I have been lucky enough to know Jessie for a long time. Even at a young age she had such a great attitude and focus about her, that you almost knew it was a guarantee that she was going to do something amazing!... And she definitely has.
After becoming 2010 Sports Illustrated Kid of the year, she went on to play 4 years of varsity tennis at the University of North Carolina, where she received her degree at that time. Currently, she is playing playing varsity hockey at the University of Connecticut while she is pursuing her master degree.
While all of this is very impressive, what is even more impressive to me is that she always has been and continues to be a kind and humble person. It's been fun to watch her develop as an athlete and as a person.
I hope you enjoy her story!
Author: Jessie Aney
People definitely always saw me as an athlete. I played four years of college tennis at UNC and 1 year of college hockey at UConn. Sometimes when you’re an athlete, people tell you not to place your identity in your athletics. Here, I want to talk about how and why I identify as an athlete.
But first, to clarify, I want to warn against passively placing your identity in sports. By this, I mean identifying with athletic success. I did this for way too long in my athletic career—I mean, it’s what everyone else seemed to care about. And it was pretty easy because I kept getting accolades.
But after a while, I felt empty. Winning was a relief and losing was a fear.
When I was a sophomore playing tennis in college, I should have been thrilled with my athletic career. I was #1 in the nation in doubles, won a national title, and reached top 10 in the nation in singles.
But I realized that my favorite part of college matches was after I had already won. Playing became stressful—only winning was fun. Playing my match was just a means to an end. I wanted to have a good record, play higher in the line-up, get ranked higher, and win a national championship.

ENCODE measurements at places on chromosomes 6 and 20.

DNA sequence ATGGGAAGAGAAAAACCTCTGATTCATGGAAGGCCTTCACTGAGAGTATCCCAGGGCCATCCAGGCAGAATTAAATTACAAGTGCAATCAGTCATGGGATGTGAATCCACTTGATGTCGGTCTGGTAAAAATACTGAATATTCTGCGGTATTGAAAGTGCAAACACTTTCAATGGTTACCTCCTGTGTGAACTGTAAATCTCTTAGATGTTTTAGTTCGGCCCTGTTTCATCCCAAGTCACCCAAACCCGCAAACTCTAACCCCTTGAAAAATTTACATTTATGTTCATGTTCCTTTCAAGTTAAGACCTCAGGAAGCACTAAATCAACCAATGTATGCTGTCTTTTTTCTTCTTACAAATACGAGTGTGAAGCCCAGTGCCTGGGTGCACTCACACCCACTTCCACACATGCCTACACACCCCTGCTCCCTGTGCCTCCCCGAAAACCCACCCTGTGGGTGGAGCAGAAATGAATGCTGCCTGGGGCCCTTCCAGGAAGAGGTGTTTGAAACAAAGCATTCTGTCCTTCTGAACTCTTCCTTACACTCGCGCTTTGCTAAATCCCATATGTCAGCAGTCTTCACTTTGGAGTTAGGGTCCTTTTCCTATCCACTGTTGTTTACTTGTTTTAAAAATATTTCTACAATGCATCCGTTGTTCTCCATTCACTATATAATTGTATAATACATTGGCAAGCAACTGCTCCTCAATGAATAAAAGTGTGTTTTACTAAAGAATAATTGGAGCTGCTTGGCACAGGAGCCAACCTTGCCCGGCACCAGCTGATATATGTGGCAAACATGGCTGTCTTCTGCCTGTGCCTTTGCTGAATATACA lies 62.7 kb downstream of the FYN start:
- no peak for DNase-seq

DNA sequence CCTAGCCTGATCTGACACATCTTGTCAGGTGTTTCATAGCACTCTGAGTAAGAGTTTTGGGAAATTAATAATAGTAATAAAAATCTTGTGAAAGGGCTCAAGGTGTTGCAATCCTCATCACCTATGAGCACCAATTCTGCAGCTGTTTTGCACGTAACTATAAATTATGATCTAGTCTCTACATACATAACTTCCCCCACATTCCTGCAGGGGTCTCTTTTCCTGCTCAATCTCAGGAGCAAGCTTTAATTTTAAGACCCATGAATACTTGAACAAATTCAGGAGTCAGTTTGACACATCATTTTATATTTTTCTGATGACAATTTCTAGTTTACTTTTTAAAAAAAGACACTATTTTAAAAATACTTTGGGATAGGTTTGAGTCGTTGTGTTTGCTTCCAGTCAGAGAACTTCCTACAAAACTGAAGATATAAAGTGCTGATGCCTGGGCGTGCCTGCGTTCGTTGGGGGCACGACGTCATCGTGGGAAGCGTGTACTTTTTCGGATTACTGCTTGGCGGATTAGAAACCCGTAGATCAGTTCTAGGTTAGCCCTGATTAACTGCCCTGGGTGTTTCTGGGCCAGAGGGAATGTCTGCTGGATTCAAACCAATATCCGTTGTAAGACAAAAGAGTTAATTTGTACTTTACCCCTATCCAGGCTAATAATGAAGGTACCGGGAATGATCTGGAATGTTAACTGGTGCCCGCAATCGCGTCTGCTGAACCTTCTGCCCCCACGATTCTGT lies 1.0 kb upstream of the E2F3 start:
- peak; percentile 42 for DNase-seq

It’s easy to unconsciously identify with success. And it’s often hard to recognize when you’re doing it.
But I’ve learned how to identify as an athlete on my own terms. For me, identifying as an athlete means I embrace my love for playing sports. This way of being an athlete is 100% within my control. And I feel so much better about myself—I feel strong, confident, and competitive.
Every day, I communicate with myself to ensure that I enjoy playing. I tell myself things like:
I play sports because I love playing.
I love getting better.
I appreciate my teammates.
I’m growing as an athlete every day.
I’m relaxed and focused when I compete.
If I don’t set my own intentions, there’s a lot of noise.
This year while playing college hockey, I got benched for the first time in my career. Well, worse than that. I didn’t even get to sit on the bench. And I hated it—I didn’t get to play! It would’ve been pretty easy to spiral into a lot of negative emotions.
But I realized that my identity didn’t have to suffer because of my position on the team. Despite being a healthy scratch, I could identify as an athlete. In fact, I could enjoy practice even more. I could appreciate my teammates more. I could skate faster in practice. I could focus on getting better at hockey every time I touched the ice. Every day that I play sports, I get to be the athlete I want to be.